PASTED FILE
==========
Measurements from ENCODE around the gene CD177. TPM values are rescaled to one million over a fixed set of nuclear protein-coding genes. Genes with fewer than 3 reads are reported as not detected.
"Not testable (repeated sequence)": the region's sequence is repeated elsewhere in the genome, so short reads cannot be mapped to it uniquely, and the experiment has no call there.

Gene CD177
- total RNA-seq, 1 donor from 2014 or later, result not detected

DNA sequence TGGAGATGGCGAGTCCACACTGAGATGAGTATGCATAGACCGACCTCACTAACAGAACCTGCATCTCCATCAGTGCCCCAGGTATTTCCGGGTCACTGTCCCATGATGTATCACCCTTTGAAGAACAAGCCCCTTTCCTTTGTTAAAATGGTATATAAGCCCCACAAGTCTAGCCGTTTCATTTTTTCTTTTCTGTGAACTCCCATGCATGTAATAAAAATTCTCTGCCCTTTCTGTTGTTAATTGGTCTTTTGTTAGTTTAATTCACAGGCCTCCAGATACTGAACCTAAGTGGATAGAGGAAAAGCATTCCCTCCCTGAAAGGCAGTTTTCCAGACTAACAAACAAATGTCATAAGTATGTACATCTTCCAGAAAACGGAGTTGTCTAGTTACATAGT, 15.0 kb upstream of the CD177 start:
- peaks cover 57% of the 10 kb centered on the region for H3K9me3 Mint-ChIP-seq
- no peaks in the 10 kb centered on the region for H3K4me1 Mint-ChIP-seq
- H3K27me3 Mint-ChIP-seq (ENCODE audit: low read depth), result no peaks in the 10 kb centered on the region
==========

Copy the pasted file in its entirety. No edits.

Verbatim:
Measurements from ENCODE around the gene CD177. TPM values are rescaled to one million over a fixed set of nuclear protein-coding genes. Genes with fewer than 3 reads are reported as not detected.
"Not testable (repeated sequence)": the region's sequence is repeated elsewhere in the genome, so short reads cannot be mapped to it uniquely, and the experiment has no call there.

Gene CD177
- total RNA-seq, 1 donor from 2014 or later, result not detected

DNA sequence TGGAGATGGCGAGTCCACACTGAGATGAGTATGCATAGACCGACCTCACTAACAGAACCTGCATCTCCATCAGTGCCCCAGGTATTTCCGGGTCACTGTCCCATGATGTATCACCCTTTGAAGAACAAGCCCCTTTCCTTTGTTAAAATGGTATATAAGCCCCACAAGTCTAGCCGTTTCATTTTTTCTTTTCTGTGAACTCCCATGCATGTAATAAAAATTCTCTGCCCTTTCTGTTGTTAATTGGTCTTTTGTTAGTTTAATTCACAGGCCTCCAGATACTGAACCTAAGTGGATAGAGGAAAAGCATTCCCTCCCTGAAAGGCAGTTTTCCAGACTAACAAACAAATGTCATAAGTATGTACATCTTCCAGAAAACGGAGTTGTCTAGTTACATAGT, 15.0 kb upstream of the CD177 start:
- peaks cover 57% of the 10 kb centered on the region for H3K9me3 Mint-ChIP-seq
- no peaks in the 10 kb centered on the region for H3K4me1 Mint-ChIP-seq
- H3K27me3 Mint-ChIP-seq (ENCODE audit: low read depth), result no peaks in the 10 kb centered on the region